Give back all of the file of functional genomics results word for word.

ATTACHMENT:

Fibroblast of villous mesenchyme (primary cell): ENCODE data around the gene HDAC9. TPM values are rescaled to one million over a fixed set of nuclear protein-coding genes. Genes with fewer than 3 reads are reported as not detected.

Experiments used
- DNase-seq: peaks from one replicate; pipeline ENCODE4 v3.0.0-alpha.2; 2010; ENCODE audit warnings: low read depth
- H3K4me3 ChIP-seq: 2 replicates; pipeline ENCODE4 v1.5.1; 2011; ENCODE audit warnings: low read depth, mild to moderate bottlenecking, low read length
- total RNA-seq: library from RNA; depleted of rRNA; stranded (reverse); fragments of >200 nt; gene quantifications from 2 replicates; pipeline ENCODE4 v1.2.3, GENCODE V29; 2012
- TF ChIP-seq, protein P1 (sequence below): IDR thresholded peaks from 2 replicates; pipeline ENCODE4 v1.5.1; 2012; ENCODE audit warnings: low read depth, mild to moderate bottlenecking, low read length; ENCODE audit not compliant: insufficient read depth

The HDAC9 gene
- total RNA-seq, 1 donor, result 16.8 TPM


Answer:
Fibroblast of villous mesenchyme (primary cell): ENCODE data around the gene HDAC9. TPM values are rescaled to one million over a fixed set of nuclear protein-coding genes. Genes with fewer than 3 reads are reported as not detected.

Experiments used
- DNase-seq: peaks from one replicate; pipeline ENCODE4 v3.0.0-alpha.2; 2010; ENCODE audit warnings: low read depth
- H3K4me3 ChIP-seq: 2 replicates; pipeline ENCODE4 v1.5.1; 2011; ENCODE audit warnings: low read depth, mild to moderate bottlenecking, low read length
- total RNA-seq: library from RNA; depleted of rRNA; stranded (reverse); fragments of >200 nt; gene quantifications from 2 replicates; pipeline ENCODE4 v1.2.3, GENCODE V29; 2012
- TF ChIP-seq, protein P1 (sequence below): IDR thresholded peaks from 2 replicates; pipeline ENCODE4 v1.5.1; 2012; ENCODE audit warnings: low read depth, mild to moderate bottlenecking, low read length; ENCODE audit not compliant: insufficient read depth

The HDAC9 gene
- total RNA-seq, 1 donor, result 16.8 TPM